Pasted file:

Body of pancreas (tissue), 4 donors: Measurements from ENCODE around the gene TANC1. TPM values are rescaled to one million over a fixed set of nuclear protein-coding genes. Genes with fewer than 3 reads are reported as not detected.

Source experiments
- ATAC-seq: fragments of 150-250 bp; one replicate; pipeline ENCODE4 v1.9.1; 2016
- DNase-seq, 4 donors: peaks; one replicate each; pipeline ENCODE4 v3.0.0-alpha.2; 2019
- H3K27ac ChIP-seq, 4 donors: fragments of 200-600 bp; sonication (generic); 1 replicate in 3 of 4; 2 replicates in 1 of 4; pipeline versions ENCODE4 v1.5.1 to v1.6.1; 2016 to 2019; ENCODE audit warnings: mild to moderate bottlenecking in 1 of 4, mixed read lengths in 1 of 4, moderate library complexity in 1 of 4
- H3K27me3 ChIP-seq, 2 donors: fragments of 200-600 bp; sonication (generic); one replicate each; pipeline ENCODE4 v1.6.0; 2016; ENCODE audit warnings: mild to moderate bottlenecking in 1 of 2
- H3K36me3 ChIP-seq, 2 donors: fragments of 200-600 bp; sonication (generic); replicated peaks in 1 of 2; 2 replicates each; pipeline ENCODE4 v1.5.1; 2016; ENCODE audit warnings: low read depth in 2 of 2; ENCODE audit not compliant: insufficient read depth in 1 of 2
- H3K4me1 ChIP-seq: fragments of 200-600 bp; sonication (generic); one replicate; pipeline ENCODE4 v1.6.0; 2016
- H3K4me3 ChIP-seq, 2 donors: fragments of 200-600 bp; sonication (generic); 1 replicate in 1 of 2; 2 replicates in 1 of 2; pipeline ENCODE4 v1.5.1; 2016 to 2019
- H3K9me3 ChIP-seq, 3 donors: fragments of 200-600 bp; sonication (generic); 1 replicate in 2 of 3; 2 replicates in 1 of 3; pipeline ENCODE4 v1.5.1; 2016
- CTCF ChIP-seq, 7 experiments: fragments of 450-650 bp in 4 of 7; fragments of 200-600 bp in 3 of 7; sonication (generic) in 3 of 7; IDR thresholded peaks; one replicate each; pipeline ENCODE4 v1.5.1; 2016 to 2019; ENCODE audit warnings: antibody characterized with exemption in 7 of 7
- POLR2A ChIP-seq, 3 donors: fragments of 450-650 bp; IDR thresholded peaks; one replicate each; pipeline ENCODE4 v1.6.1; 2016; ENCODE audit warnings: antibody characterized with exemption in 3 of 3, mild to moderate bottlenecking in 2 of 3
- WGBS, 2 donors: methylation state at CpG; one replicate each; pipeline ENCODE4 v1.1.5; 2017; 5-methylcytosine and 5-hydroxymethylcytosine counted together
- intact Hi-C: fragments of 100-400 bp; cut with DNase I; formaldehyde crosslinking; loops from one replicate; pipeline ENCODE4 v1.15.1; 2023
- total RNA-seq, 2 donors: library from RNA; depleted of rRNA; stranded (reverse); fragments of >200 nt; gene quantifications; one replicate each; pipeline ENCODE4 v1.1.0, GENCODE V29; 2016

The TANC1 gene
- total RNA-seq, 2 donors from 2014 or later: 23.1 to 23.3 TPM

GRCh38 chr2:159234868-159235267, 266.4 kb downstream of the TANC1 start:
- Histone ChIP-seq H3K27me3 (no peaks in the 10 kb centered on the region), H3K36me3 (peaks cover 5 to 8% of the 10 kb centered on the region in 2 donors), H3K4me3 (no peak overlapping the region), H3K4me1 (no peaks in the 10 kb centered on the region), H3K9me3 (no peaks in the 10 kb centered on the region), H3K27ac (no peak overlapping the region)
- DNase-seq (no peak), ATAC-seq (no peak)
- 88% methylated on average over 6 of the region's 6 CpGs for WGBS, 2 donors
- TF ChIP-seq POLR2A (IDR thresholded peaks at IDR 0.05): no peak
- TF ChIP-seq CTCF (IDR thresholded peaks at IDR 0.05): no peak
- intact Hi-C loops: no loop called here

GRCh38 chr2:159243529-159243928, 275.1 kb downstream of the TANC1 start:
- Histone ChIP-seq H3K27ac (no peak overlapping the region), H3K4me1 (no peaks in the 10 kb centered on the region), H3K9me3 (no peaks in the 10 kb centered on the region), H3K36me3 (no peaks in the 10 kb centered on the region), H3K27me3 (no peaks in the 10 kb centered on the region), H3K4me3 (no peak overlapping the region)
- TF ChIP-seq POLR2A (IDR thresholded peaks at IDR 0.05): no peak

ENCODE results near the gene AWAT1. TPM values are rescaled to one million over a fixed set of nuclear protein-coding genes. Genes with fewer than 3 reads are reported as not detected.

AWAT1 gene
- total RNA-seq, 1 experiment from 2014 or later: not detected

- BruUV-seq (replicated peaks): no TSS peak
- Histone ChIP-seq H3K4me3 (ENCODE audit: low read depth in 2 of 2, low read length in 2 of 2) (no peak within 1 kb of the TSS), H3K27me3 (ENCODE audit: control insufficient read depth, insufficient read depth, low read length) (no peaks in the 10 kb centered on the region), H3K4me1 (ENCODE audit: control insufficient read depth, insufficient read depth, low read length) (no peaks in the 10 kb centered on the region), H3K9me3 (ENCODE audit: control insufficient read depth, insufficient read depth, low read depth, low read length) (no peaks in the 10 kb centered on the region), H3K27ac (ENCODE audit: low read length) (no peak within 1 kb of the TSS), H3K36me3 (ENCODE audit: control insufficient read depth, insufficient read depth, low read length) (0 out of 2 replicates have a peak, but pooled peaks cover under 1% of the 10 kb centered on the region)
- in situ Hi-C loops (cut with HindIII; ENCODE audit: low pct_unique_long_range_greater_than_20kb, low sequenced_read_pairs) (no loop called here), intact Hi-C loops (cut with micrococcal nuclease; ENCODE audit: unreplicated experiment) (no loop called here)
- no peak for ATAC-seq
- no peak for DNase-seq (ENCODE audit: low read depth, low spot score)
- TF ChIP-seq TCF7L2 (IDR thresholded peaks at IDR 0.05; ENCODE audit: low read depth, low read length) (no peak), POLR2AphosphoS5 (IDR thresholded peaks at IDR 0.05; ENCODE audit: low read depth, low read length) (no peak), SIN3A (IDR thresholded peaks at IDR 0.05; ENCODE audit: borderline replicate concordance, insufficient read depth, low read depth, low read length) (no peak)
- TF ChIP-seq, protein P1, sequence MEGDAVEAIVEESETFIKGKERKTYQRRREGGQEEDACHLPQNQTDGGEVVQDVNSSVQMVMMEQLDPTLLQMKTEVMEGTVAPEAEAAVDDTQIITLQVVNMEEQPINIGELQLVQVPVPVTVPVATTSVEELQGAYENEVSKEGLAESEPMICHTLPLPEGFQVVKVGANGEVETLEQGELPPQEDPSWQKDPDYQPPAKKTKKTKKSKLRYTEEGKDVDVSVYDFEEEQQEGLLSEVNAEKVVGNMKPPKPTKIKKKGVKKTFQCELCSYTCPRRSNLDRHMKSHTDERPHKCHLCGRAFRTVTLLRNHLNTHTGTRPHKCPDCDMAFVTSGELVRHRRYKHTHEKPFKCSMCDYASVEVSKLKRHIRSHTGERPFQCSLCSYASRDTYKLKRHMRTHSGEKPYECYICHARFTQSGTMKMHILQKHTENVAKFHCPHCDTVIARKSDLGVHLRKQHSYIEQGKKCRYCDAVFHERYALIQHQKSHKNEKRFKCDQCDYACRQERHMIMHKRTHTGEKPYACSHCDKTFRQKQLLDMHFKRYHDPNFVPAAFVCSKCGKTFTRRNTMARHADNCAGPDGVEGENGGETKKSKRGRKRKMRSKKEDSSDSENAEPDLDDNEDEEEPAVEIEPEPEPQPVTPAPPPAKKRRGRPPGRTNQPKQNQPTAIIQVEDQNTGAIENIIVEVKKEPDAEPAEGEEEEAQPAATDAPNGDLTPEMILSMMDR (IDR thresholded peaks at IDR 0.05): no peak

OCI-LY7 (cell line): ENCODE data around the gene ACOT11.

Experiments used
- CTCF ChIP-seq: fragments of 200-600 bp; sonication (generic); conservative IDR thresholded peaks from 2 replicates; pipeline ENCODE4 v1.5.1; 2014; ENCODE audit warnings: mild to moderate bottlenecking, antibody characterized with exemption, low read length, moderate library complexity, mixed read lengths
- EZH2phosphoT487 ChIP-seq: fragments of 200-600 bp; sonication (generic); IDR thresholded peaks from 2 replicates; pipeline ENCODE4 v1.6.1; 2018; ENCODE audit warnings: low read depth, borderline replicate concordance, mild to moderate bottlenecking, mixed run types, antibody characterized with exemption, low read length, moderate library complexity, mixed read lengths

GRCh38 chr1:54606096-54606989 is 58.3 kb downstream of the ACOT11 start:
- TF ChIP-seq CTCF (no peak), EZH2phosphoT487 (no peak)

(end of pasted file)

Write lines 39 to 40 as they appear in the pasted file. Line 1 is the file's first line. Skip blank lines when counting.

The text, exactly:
Experiments used
- CTCF ChIP-seq: fragments of 200-600 bp; sonication (generic); conservative IDR thresholded peaks from 2 replicates; pipeline ENCODE4 v1.5.1; 2014; ENCODE audit warnings: mild to moderate bottlenecking, antibody characterized with exemption, low read length, moderate library complexity, mixed read lengths